Thomas Howard: It’s time to end mental health stigma


Monday morning, driving to the Newton County Jail to collect the week’s arrest reports, I tuned in to “Now You’re Talking,” a weekly radio show hosted by political cartoonist Marshall Ramsey. May is mental health awareness month, and his show was focused on discussing the stigma of mental health, the social avoidance of the topic and how Americans can do better helping the mentally ill.

One of the things Ramsey said was when people have cancer, church members bring casserole. When someone has a heart attack, neighbors mow the grass. But, when someone is suffering from mental illness, people avoid them.

I have witnessed this firsthand. When I was a child, a family member had a difficult time with mental illness. With two young children, she needed help and relied upon neighbors and church friends to give it. They did not, instead opting to avoid her, forbid their children from playing with her children and, in one instance, laughed in her face for seeing things that were not there.

Mental illness is not something someone can control. Whether its auditory of visual hallucinations, panic attacks, uncontrollable mood swings or even a complete disconnect from reality, those suffering from mental illness are often just as confused and afraid of their behavior as those around them.

Yet, our society often uses mental illness to blame the victims for the inconvenience of their plight. Popular television shows such as Criminal Minds often feature mentally ill people committing horrendous acts of violence, school-aged children use “bipolar” and “schizo” as insults and even our supposedly educated political elite, who are responsible for enacting laws to help the mentally ill, take to social media and broadcast television to claim mental illness is the reason for mass shootings despite research clearly showing those with mental illness are more likely to be victims rather than perpetrators of violence.

The way we stigmatize and stereotype mental illness in America goes further than a lack of education on the issue. It’s cruelty, and it needs to change.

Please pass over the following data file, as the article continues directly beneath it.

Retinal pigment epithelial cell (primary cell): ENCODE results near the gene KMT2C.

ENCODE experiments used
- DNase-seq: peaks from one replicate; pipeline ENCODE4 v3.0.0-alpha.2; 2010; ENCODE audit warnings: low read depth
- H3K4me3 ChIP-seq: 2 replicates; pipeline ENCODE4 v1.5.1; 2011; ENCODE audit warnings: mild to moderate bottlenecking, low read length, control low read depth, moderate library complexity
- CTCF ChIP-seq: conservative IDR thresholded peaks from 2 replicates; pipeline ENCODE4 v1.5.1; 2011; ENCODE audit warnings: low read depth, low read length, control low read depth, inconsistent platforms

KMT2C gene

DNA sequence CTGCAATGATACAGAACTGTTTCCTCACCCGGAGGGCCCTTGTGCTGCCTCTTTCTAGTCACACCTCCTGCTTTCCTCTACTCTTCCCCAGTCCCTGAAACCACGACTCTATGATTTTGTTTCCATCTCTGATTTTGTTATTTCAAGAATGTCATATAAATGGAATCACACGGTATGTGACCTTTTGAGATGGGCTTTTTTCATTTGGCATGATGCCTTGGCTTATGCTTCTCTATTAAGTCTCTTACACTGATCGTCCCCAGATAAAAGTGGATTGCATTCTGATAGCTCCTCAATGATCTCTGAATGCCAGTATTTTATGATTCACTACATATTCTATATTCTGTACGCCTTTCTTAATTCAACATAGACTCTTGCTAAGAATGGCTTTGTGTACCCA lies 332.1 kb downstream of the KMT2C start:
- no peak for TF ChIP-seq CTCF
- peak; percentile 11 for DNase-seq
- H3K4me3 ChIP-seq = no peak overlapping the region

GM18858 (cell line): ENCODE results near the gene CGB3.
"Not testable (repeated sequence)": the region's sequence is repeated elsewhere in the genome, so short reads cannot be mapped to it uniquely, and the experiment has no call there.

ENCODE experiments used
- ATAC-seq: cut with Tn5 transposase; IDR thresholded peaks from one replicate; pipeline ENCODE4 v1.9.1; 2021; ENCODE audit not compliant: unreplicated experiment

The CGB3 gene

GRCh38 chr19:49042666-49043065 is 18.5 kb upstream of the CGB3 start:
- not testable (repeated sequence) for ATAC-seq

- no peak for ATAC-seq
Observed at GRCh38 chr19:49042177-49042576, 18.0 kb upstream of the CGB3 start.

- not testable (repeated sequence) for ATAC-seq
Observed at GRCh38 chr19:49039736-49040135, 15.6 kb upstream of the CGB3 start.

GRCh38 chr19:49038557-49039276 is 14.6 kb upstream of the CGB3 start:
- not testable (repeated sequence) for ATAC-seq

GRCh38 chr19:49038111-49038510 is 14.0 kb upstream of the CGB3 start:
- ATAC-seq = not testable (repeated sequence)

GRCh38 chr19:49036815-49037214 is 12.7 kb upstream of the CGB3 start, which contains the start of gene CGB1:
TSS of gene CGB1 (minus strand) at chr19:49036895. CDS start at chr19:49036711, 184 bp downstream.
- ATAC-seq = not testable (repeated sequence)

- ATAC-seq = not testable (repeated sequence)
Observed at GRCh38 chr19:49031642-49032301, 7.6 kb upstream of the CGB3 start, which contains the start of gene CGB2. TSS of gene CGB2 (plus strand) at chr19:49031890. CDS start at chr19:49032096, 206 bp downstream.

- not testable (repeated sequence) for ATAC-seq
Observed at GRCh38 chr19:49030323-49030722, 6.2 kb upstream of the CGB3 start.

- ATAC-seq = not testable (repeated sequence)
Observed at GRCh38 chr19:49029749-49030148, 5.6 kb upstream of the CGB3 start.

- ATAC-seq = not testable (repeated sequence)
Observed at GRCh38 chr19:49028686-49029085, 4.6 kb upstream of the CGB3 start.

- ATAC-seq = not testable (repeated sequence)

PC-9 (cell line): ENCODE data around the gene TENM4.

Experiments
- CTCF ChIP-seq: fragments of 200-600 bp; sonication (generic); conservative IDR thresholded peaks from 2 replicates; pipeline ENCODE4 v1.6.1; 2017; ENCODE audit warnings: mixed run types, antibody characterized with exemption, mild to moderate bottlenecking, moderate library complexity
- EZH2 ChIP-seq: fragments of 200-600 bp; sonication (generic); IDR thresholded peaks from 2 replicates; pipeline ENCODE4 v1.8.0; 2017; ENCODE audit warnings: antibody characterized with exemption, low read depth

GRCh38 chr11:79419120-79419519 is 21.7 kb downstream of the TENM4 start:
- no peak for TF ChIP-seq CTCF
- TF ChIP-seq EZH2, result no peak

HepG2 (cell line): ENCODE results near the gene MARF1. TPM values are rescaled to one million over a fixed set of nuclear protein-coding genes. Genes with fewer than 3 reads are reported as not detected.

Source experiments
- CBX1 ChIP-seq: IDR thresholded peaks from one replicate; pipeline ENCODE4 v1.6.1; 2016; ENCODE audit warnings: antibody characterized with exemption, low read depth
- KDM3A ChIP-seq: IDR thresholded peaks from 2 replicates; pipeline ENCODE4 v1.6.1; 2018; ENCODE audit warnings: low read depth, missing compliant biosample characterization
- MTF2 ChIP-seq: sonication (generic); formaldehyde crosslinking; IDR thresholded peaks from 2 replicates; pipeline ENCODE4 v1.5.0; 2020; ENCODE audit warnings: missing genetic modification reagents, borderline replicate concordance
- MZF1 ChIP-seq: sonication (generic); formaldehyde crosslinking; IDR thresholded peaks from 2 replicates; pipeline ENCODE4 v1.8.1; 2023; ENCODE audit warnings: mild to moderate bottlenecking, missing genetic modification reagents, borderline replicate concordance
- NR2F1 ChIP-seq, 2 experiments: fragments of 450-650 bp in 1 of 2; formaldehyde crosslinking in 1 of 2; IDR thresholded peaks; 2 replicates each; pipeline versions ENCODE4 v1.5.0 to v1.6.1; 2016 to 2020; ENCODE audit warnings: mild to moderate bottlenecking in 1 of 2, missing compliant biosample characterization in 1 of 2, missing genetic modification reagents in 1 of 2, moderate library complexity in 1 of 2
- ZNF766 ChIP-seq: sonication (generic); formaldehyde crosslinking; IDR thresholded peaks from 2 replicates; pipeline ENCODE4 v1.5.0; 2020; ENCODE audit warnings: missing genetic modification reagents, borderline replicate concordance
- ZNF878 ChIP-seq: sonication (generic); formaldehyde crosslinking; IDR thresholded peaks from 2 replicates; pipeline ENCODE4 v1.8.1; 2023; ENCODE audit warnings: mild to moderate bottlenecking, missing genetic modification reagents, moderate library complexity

This is not the first time I’ve shared my views on this particular topic, and previous experience tells me some readers are shaking their heads thinking about their friend or family member with depression or anxiety or bipolar disorder. Obviously, this isn’t their shortcoming. The problem must lie with others. After all, their friend never said anything about it.

They’re wrong. Having a mentally ill friend doesn’t absolve someone from prejudice just like having an African American friend doesn’t disqualify someone from holding racist views.

Socially, we have a damaging, dangerous and mean way of looking at and discussing mental illness, and as each one of us is a member of our society, we are all responsible, including me. All of us, from school teachers to mental health professionals, need to teach empathy and understanding of mental illness and call out fearmongering and false claims when we see them.

If you take nothing else from this column, remember Aristotle’s Golden Rule: Treat others the way you want to be treated. That’s it. That’s all we have to do. There are no asterisks, no exceptions or exemptions and no fine print. Regardless of a person’s skin color, sexuality, gender, religion, politics and yes, even mental health, just be kind and maybe, just maybe, bring a casserole.

Thomas is the managing editor of the Newton County Appeal. He can be reached at


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